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Data from: Proximate causes of variation in dermal armour: insights from armadillo lizards

Citation

Broeckhoven, Chris; Mouton, P. L. le Fras N.; Hui, Cang (2018), Data from: Proximate causes of variation in dermal armour: insights from armadillo lizards, Dryad, Dataset, https://doi.org/10.5061/dryad.6v30nn6

Abstract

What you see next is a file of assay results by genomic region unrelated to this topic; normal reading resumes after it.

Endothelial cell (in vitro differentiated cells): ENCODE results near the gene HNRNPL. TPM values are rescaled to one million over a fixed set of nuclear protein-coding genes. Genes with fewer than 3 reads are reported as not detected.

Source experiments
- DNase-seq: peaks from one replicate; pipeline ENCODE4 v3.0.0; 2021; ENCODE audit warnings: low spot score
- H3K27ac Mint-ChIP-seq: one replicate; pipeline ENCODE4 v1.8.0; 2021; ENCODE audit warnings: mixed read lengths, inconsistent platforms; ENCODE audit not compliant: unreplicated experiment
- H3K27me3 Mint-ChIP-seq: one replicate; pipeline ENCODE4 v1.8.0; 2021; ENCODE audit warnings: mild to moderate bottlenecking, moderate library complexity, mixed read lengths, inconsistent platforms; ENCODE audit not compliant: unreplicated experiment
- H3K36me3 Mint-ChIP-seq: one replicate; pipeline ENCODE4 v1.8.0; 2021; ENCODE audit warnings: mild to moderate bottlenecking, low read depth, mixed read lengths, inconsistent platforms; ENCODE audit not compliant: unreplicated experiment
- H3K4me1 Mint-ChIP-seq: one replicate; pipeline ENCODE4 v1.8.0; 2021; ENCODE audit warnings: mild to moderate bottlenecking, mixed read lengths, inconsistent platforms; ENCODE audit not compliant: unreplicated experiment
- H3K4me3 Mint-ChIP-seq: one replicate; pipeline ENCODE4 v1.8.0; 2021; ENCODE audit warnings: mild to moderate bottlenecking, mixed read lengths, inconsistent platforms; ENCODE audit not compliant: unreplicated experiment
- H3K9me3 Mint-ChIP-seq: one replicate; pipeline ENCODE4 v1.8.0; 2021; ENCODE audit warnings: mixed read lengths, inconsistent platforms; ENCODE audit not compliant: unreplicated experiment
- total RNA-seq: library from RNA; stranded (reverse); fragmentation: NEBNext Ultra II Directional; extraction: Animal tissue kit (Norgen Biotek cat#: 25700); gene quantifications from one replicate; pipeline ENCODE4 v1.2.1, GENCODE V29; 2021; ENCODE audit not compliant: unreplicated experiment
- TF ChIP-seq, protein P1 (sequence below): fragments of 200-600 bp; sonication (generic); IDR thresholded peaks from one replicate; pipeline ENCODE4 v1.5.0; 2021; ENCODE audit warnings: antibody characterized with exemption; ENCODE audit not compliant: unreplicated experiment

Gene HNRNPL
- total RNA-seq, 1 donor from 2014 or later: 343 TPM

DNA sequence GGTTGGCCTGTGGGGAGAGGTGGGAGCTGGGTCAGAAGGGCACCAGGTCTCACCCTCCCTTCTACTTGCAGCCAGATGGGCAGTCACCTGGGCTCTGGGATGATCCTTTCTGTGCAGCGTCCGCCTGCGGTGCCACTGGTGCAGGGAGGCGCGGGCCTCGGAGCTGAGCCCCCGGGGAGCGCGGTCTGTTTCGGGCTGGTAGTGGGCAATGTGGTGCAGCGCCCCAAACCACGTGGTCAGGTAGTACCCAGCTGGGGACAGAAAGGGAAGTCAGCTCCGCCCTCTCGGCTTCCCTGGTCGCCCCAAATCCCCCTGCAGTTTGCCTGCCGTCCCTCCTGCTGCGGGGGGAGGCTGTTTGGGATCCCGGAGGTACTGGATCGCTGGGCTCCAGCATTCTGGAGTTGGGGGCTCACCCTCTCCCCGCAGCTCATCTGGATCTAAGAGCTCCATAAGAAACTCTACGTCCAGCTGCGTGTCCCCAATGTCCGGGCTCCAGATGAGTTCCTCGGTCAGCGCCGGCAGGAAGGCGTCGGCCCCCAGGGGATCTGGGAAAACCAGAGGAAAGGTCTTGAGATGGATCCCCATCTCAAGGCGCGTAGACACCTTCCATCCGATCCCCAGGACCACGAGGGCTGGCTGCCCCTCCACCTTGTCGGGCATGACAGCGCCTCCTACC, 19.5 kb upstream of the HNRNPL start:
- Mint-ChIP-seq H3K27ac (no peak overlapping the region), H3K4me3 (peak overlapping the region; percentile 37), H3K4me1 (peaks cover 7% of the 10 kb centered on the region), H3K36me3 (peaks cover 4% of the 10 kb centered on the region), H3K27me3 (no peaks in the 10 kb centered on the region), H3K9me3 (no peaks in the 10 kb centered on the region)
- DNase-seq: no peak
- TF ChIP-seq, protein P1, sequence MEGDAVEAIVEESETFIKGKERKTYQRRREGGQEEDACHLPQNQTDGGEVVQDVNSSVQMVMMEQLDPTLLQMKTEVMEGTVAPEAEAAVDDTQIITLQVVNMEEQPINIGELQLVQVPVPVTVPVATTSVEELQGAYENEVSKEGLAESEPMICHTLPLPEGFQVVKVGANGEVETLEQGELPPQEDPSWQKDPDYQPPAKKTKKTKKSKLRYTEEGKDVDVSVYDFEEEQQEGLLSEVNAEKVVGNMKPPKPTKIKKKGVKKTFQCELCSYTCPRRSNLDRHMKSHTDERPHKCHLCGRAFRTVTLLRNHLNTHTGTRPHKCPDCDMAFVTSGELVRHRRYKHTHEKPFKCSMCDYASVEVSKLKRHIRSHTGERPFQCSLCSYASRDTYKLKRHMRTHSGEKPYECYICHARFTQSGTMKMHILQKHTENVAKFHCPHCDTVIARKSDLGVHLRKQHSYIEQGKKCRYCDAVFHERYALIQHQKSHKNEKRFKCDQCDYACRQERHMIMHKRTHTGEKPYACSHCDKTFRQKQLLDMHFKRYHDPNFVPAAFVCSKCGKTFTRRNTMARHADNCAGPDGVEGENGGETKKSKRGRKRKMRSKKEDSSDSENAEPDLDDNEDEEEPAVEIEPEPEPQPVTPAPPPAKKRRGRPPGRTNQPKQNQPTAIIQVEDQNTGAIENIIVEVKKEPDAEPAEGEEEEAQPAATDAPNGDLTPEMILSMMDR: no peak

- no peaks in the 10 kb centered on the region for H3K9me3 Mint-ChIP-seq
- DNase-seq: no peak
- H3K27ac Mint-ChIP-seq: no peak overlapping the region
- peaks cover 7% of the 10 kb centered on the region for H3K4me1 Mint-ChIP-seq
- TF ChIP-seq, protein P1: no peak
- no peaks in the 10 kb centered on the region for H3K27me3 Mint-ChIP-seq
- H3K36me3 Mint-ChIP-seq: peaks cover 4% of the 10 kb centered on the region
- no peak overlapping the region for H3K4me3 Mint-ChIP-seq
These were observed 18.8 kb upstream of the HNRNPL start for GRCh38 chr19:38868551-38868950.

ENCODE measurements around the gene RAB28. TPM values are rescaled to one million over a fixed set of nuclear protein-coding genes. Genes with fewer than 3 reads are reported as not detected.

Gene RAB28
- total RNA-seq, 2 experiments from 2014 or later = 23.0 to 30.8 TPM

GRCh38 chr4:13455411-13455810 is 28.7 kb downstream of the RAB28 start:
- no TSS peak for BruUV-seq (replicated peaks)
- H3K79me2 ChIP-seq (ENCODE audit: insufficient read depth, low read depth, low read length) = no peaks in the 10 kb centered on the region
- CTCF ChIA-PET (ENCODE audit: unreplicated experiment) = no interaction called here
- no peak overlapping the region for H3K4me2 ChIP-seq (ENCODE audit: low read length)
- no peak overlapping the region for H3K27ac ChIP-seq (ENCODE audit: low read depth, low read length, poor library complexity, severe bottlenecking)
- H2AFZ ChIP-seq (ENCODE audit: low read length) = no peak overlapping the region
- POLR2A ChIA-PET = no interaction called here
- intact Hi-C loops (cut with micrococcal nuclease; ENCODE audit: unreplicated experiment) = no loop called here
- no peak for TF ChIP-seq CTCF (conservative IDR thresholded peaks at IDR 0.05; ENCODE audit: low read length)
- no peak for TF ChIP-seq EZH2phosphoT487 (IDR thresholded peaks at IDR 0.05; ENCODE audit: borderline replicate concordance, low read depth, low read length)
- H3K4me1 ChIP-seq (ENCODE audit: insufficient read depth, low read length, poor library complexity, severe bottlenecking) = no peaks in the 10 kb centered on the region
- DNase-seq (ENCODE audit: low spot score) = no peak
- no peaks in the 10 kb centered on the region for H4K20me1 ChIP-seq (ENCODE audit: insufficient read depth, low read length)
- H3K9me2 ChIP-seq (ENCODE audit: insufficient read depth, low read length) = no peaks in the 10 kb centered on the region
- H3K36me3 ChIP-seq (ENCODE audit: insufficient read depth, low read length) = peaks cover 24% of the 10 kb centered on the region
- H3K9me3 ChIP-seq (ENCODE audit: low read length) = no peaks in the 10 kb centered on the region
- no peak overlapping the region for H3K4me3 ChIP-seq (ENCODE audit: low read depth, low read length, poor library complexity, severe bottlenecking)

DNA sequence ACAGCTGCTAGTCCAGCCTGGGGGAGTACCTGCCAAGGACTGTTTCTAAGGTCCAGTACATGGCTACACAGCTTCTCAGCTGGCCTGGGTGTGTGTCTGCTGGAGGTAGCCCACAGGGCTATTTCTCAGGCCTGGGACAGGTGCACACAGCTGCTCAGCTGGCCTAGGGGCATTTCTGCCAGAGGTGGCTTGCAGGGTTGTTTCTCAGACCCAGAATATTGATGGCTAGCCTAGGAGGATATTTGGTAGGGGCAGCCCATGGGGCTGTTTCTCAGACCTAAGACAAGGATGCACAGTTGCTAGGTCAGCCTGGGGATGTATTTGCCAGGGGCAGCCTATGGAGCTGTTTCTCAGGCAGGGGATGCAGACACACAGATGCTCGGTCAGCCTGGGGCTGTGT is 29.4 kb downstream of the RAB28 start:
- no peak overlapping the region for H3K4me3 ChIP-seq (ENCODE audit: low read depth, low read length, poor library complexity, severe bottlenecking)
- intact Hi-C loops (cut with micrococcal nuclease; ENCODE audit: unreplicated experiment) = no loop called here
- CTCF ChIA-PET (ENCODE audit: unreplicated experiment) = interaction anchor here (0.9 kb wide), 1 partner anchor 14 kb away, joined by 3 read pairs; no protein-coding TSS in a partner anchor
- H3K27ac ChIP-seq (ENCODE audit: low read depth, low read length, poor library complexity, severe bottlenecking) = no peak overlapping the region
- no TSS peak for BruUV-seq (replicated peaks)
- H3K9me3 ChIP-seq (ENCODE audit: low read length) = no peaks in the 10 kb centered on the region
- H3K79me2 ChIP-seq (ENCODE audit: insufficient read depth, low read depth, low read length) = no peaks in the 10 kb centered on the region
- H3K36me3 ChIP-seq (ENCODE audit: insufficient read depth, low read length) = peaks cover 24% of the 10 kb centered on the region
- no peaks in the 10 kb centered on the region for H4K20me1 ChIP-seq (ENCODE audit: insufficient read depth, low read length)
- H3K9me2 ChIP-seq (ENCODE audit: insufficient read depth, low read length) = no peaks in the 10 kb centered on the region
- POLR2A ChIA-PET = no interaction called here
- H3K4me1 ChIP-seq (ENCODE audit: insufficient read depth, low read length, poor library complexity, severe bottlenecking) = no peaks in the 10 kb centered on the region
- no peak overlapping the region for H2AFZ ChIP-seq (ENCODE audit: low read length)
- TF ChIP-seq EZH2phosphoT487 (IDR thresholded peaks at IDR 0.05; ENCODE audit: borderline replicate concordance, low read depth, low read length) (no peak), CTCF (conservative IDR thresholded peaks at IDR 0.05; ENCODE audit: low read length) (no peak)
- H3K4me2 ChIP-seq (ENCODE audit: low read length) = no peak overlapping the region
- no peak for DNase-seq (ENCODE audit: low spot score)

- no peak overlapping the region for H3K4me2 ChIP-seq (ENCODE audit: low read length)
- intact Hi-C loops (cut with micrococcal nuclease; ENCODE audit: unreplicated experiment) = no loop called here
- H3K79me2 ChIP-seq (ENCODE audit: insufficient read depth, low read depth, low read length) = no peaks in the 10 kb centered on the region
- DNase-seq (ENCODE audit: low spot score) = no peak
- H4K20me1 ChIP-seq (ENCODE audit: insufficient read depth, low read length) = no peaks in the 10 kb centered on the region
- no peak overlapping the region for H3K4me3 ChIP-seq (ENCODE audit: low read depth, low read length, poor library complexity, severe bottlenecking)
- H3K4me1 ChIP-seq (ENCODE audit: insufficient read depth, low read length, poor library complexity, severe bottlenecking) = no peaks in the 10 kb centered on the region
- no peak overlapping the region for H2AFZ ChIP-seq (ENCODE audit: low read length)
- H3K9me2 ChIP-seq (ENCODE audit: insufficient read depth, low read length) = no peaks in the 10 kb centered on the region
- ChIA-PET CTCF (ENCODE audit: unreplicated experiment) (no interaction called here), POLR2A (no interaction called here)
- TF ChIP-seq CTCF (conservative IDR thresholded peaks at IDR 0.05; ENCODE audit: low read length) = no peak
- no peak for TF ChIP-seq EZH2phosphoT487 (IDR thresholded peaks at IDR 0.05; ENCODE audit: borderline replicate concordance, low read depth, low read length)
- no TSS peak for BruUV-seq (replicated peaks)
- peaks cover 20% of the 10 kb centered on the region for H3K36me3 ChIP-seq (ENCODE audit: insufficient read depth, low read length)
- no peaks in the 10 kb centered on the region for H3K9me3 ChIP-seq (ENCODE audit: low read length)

Although it is widely assumed that body armour in animals evolved to thwart predator attacks, assessing the role that predators may play in shaping defensive morphologies has proven to be difficult. Recent studies suggest that body armour might be influenced by additional factors besides predation, and/or even by sexual selection. We investigated variation in dermal armour in 13 populations of armadillo lizards (Ouroborus cataphractus), spanning the entire distribution range of the species. We obtained thickness measurements of osteoderms – bony plates embedded in dermal layer of the skin – using micro- and nano-computed tomography. Using these data, we examined the effects of predation pressure/risk and climatic variables on dermal armour variation and addressed sexual and ontogenetic influence. Our results show that climate is the only factor affecting variation in dermal armour. Populations inhabiting more arid environments, characterized by low summer precipitation and mild winter temperatures, are relatively more armoured than those present in less arid environments. In contrast to our expectations, predation pressure or perceived predation risk was not associated with osteoderm thickness. The results of our study support the idea that the evolution of defensive traits might not be driven exclusively by predator-prey interactions, but could be moulded by environmental factors. In particular, we highlight the role of dermal armour as a potentially important mechanism to reduce evaporative water loss in arid environments.

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